The former Balbriggan town councillor said: 'It made sense of all the things that had been happening to me over the course of a couple of years and explained why I'd felt depressed and all of that so although it came as a shock, it also came as a relief that I wasn't going nuts and I was able to name it and then figure out what the hell I do about it.'
But it was after diagnosis, that Frank began to encounter problems with the system here and found a lack of information and support and lengthy waits to see a medical specialist.
He said: 'There was an appointment made for me to see a specialist in Beaumont in November of 2015 and I finally got to see the specialist in January of this year.'
Frank wants to make those early days of diagnosis a little easier for people in the Drogheda and Balbriggan area by providing a support network for people with the condition that not only provides the necessary information and support in those early stages but also provides continued support for people as the disease inevitably progresses.
In that mission, Frank has taken some inspiration from his nephew, Keith Duffy and his determined charity work for autism. Frank said: 'He gave me the idea to try to turn something bad into something positive and useful.'
He added: 'In a year's time I would like to see people who are out there and in the same boat as I am and have nobody to talk to about it, they have a place to go. Unless you have Parkinson's it is very difficult to describe what it is like and maybe we can help a few people.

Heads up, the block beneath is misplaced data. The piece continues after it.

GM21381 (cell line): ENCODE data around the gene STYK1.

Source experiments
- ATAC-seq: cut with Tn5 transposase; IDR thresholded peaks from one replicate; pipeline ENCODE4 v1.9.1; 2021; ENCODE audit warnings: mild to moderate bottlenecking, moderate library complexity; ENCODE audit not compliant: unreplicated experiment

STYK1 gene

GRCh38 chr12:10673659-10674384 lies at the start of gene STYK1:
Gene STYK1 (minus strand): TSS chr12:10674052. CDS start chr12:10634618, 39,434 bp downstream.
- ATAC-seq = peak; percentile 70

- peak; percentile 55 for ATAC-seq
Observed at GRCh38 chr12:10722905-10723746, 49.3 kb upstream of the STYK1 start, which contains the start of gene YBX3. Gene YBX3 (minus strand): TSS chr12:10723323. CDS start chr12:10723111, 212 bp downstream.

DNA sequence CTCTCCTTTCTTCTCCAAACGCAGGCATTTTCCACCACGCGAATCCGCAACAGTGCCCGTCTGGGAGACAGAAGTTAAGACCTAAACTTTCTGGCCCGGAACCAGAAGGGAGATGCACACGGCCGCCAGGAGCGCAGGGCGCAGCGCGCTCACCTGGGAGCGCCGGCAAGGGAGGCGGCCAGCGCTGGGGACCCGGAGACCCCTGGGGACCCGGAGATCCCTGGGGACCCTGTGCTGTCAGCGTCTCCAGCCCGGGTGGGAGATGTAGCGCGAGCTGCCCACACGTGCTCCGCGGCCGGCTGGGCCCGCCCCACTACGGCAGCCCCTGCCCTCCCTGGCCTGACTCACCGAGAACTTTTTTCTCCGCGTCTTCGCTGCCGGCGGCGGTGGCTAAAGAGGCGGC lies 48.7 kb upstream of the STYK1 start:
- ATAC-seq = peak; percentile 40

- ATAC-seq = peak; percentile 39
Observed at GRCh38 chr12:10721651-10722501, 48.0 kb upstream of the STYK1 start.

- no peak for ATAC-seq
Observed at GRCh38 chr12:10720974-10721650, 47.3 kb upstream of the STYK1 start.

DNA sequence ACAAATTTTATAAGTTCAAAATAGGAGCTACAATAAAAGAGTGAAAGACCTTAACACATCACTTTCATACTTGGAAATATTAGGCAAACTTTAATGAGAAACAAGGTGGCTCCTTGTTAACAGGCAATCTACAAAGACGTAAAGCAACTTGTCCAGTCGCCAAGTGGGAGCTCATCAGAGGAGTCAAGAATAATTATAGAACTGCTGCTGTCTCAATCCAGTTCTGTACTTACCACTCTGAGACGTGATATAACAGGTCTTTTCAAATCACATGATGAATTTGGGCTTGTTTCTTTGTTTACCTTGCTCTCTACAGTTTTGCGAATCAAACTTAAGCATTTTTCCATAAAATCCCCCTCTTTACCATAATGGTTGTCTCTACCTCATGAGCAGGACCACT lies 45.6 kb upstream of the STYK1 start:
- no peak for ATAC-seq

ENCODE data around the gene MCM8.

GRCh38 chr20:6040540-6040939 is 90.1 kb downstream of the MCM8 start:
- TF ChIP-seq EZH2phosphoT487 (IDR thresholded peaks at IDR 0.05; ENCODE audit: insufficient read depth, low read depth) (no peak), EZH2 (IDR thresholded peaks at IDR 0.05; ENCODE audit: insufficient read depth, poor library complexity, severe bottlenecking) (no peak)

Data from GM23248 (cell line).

'I've built up contacts over the years and I'm fairly good at organising things and know how to chair a meeting so maybe I can use some of those skills to help.'
Asked about his own attitude to the disease, he said determinedly: 'Live with it, get on with it and don't let it beat me - that's my attitude to it. But I know that is very hard to do.
'As time goes on I've got better at dealing with it and this parachute thing and the idea of setting up the group has given me a goal to reach for. It gives me a mission.'
To people who are newly diagnosed with Parkinson's, Frank has some simple but insightful advice. He said: 'If you are newly-diagnosed, I would say first, don't panic. Don't panic and don't keep it to yourself and don't be embarrassed about it.'